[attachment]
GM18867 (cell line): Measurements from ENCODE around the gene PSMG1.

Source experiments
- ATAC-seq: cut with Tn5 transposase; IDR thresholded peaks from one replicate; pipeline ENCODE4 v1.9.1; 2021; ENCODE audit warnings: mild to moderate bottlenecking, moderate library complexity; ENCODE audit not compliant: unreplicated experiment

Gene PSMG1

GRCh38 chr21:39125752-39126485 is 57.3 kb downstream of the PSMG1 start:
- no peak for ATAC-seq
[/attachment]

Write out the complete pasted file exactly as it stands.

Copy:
GM18867 (cell line): Measurements from ENCODE around the gene PSMG1.

Source experiments
- ATAC-seq: cut with Tn5 transposase; IDR thresholded peaks from one replicate; pipeline ENCODE4 v1.9.1; 2021; ENCODE audit warnings: mild to moderate bottlenecking, moderate library complexity; ENCODE audit not compliant: unreplicated experiment

Gene PSMG1

GRCh38 chr21:39125752-39126485 is 57.3 kb downstream of the PSMG1 start:
- no peak for ATAC-seq